Multiple share classes are especially useful to public technology companies because they give them the freedom to innovate without the constraints of “short termism” and also serve as a deterrence to takeover bids because of activists’ inability to manipulate the voting machinery for election of directors.
Snap’s Class A common stock will be its only class registered under Section 12 of the Securities Exchange Act, and because the Class A is non-voting, Snap will not be required to file proxy statements except for a rare case where a vote of the Class A common stock is required (see above). Nevertheless, Snap indicated in its S-1 that it will provide Class A holders any information that it provides voluntarily to Class B and Class C holders.
What makes Snap’s structure even more unusual is survivability and portability. According to Snap’s S-1, If Spiegel’s or Murphy’s employment is terminated (which, because of their control, could only happen if they turn on each other), they will continue to have the ability to exercise the same significant voting power and continue to control the outcome of all matters submitted to stockholders for approval. A founder’s Class C shares will automatically convert into Class B shares, on a one-for-one basis, nine months following such founder’s death or on the date on which the number of outstanding Class C shares held by such holder represents less than 30% of the Class C (or 32,383,178 shares) held by such holder at the time of the IPO. Facebook, on the other hand, amended its certificate of incorporation so that Mark Zuckerberg’s majority voting control is good only while he is an executive at the company.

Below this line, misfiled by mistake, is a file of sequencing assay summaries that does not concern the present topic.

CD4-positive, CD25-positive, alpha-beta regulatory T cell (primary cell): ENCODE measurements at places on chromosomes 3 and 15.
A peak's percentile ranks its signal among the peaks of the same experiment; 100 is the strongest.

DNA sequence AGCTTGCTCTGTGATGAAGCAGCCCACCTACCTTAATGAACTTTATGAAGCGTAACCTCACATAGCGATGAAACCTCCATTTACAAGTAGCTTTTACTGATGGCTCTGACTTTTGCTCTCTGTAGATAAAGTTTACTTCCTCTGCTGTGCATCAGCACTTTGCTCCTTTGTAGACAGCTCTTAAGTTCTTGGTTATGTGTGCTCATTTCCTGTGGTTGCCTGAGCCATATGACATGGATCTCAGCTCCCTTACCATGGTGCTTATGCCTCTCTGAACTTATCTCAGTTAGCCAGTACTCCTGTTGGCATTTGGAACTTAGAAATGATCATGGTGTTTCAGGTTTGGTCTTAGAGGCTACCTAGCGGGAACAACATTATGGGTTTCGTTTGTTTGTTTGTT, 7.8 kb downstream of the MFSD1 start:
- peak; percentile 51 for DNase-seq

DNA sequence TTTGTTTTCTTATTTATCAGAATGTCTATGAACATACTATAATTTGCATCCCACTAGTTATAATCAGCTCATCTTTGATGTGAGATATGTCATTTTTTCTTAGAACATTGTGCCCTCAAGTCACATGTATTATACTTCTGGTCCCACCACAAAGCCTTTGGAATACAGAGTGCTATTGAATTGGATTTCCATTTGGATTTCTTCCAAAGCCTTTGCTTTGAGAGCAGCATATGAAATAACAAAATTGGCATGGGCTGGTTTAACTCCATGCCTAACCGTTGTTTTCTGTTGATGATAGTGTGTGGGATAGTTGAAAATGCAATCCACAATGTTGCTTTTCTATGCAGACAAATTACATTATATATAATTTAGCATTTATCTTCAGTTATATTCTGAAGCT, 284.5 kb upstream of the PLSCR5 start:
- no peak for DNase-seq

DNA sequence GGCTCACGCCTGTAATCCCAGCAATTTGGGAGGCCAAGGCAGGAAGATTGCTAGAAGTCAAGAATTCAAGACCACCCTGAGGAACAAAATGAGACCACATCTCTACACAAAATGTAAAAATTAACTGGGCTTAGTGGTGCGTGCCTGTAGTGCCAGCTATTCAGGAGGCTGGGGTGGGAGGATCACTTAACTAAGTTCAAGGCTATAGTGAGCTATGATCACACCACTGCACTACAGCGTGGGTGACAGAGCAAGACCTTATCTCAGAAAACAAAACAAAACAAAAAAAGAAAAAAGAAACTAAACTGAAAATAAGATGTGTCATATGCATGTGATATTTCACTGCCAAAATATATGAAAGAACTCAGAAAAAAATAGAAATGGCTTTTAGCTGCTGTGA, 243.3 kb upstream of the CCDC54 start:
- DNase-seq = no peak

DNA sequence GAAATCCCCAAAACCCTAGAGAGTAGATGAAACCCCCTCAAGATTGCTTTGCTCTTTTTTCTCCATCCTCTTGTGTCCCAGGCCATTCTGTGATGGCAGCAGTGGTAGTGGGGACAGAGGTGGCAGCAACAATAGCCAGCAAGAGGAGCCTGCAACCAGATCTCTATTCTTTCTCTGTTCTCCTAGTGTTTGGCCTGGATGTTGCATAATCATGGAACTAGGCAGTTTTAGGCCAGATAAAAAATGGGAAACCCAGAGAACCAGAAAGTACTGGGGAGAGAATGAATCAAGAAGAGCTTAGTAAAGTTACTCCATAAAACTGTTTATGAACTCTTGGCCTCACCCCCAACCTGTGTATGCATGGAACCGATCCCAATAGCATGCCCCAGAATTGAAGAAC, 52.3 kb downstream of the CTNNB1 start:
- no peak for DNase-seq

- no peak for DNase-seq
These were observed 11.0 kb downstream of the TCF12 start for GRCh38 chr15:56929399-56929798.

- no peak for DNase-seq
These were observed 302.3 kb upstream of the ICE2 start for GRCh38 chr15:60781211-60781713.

Snap’s capital structure has drawn some criticism. In a New York Times piece, Cal Berkley law professor Steven Davidoff Solomon referred to Snap’s IPO as “the most stockholder-unfriendly governance in an initial public offering, ever.” In the Harvard Law School Forum on Corporate Governance and Financial Regulation, Rob Kalb and Rob Yates of Institutional Stockholder Services cited a 2016 ISS study that showed that controlled companies had weaker governance standards and tended to underperform “with respect to total stockholder returns, revenue growth, return on equity, and dividend payout ratios.” And the Council of Institutional Investors sent a letter to Snap’s co-founders objecting to the capital structure and urging them to adopt a single class structure. While acknowledging that similar emerging companies with dynamic leadership and promising products have successfully raised capital despite having dual class structures, Snap’s structure is unusual in that the investors would have no voting rights and dual class company performance has been mixed at best.